MIDNIGHT’S CHILDREN directed by Deepa Mehta, written by Salman Rushdie from his novel, with Satya Bhabha and Shahana Goswami. A Mongrel Media release. Some subtitles. Opens Friday (November 2). For venues and times, see Movies.
Salman Rushdie is polite, but he's obviously not someone you mess with. His opinions are strong, and he knows his own creative process.
Filmmaker Deepa Mehta, who directed Midnight's Children from a screenplay by Rushdie from his own novel, isn't exactly a shrinking violet either. Their collaboration could easily have turned into a creative clash of artistic titans.
But their working relationship turned out to be very smooth.
"I can't tell you how easy it was - that's the shocking thing," says Rushdie, while running the gamut of interviews at TIFF. "She has very strong ideas, and she's very direct. She doesn't beat around the bush and tells you what she thinks and what she wants.
"I'm kind of like that, too, which means we can have a no-bullshit conversation."
After he sold Mehta the rights to the book - for exactly $1 - he wasn't originally that interested in working on the project.
"I told Deepa I didn't want to write the screenplay. ‘This is ancient history for me. Get someone else to do it.' There was also the daunting nature of the adaptation. How do you take 600 pages and turn it into 120? I didn't want to do that. But Deepa is very persuasive."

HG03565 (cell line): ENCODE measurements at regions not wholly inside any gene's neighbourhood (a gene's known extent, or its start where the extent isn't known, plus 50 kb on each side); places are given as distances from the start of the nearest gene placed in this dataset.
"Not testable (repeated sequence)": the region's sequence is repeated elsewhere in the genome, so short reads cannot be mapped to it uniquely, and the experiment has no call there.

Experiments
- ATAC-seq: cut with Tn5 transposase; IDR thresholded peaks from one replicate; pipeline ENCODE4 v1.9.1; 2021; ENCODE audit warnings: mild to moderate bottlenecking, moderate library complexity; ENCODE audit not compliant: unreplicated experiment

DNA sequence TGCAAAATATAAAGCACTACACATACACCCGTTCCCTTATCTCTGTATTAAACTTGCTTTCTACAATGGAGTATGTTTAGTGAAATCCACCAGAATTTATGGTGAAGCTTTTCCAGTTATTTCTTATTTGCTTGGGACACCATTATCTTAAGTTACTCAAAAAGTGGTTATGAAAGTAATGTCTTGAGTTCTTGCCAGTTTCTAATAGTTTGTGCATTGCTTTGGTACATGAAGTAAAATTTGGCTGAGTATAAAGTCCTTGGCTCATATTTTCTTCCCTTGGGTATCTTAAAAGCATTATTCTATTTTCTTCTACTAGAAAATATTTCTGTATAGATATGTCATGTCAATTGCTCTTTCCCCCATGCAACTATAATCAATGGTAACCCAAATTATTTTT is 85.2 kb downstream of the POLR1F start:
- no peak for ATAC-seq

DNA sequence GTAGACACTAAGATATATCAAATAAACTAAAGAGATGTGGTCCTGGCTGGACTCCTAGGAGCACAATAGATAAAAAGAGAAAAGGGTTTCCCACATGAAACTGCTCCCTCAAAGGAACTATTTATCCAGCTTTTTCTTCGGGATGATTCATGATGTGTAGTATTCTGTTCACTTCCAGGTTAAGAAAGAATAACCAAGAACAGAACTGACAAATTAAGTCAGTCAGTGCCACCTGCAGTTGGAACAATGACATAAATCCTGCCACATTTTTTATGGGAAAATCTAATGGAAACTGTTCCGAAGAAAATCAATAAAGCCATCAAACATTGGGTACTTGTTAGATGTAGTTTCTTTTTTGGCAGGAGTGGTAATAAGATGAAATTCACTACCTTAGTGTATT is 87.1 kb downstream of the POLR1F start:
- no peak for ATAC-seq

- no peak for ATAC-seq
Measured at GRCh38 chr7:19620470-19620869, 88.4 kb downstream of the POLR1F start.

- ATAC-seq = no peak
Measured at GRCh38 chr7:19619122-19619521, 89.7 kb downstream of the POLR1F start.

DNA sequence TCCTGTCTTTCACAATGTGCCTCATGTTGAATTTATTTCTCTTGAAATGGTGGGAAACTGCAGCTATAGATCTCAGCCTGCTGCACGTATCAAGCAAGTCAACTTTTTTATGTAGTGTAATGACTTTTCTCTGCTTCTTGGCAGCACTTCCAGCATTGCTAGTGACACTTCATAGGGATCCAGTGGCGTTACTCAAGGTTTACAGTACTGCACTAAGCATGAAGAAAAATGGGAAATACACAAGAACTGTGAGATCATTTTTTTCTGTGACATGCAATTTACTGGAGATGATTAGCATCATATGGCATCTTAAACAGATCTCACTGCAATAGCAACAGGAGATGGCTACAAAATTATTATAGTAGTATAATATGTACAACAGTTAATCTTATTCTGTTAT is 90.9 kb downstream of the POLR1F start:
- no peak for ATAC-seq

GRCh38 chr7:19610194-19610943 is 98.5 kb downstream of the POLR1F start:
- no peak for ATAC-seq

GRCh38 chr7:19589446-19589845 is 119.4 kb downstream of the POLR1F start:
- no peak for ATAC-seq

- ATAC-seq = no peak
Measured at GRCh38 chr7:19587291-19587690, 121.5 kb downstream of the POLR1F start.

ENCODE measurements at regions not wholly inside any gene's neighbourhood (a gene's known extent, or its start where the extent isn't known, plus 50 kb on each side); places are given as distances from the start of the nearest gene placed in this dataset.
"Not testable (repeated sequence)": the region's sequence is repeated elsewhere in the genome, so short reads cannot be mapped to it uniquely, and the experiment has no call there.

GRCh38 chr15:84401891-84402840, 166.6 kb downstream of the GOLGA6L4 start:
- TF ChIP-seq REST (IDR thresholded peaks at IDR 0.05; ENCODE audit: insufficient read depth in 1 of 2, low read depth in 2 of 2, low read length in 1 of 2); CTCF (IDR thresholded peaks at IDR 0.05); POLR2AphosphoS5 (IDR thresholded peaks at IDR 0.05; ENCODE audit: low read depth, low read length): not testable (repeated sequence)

Rushdie says that having grown up in a film centre - "Bombay is a bigger movie city than Hollywood" - he's always been in love with movies. Two of his aunts were movie performers, his uncle was a screenwriter, and Bombay cinemas had direct connections to Hollywood distributors who sent over tons of Tinseltown product.
"Given my lifetime obsession with film, it's astonishing that this is my first screenplay."
And it wasn't a simple one to write.
"We decided early on to do away with the frame narration - the character in the pickle factory who tells the story is a literary device. At first we tried to do it without a voice-over. But the film is by nature episodic, and when we looked at the cut we knew we needed something to hold it together."
It wasn't until late in post-production that Rushdie developed complete confidence in the movie.
"It wasn't looking good, and we kept trying to make the cut work. It was a great lesson in the editor's art. Between the ultimate cut and the final cut, you take off half a second here and a quarter of a second there. It's all about rhythm, but with those tiny changes, everything clicked."
Rushdie talks to me just days before the release of Joseph Anton, his memoir of being on the ayatollah's hit list. But though Mehta's been politically hounded, too - Indian authorities tried to shut down screenings of her Fire, Earth, Water trilogy, and she decided to shoot Midnight's Children in Sri Lanka - she and Rushdie never talked about that shared experience.
"We had that background in common, but neither of us put it in the foreground of our thoughts. ‘The hell with it. This shit happened, but it's not what concerns us.' We just wanted to concentrate on the work."